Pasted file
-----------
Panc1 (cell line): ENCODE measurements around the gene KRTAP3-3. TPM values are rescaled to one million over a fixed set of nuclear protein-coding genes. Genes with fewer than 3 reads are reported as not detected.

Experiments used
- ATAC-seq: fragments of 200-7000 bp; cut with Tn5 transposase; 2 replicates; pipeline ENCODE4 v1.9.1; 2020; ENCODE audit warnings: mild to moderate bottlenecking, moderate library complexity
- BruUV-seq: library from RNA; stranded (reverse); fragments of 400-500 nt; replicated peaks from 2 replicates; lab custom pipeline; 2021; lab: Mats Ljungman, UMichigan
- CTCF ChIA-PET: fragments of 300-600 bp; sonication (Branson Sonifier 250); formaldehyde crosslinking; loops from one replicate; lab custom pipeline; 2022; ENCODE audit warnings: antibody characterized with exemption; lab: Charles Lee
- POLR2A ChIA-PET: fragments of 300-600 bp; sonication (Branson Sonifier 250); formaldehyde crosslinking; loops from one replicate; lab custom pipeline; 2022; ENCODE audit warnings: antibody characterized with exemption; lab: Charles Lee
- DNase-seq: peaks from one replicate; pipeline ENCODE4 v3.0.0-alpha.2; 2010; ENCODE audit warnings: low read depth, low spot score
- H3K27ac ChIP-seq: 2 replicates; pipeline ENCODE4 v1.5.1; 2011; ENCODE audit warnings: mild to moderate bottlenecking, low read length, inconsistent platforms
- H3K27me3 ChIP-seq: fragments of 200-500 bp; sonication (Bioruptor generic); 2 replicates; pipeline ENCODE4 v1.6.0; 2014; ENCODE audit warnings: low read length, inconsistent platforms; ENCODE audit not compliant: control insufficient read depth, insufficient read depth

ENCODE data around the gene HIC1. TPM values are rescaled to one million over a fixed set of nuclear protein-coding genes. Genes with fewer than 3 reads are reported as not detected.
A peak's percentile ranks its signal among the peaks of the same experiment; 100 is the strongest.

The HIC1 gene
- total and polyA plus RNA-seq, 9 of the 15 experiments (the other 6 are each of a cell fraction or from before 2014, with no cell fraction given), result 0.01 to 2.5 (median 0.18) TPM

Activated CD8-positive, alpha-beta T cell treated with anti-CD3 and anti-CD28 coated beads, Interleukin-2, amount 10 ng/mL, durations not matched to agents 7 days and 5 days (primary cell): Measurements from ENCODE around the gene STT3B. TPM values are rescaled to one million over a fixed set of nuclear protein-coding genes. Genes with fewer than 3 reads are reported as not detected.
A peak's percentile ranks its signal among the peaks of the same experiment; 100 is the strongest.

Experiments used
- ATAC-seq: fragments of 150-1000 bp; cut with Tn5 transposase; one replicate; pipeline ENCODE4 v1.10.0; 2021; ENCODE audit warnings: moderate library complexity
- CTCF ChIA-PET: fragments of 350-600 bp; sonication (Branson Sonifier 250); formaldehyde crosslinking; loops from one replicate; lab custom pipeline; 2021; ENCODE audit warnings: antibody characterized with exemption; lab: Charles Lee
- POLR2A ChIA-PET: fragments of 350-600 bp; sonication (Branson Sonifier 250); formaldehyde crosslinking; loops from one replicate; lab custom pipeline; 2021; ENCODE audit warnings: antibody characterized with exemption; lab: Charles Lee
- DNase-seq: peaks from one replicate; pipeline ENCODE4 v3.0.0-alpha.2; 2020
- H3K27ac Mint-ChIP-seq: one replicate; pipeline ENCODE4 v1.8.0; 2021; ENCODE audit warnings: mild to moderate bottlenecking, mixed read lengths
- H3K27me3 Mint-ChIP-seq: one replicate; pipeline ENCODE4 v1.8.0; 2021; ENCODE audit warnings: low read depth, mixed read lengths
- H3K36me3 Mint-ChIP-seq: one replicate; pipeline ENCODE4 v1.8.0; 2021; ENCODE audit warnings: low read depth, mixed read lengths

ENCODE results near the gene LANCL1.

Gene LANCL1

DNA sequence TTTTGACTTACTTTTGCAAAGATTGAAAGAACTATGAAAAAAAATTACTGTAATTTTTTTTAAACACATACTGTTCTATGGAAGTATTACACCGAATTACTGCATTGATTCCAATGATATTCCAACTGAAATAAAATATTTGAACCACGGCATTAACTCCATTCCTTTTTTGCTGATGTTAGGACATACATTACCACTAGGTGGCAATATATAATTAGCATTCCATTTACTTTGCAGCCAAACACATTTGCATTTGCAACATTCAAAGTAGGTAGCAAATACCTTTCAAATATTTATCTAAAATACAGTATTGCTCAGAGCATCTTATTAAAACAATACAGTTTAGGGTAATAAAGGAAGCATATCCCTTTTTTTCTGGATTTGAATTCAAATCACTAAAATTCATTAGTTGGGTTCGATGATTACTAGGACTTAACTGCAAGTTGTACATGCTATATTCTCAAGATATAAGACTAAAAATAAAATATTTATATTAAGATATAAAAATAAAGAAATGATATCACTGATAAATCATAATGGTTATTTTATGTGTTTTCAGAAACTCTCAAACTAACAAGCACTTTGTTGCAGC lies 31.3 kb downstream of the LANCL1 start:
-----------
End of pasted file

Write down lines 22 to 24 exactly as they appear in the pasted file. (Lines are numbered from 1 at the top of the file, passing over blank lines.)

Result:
- H3K27me3 Mint-ChIP-seq: one replicate; pipeline ENCODE4 v1.8.0; 2021; ENCODE audit warnings: low read depth, mixed read lengths
- H3K36me3 Mint-ChIP-seq: one replicate; pipeline ENCODE4 v1.8.0; 2021; ENCODE audit warnings: low read depth, mixed read lengths

ENCODE results near the gene LANCL1.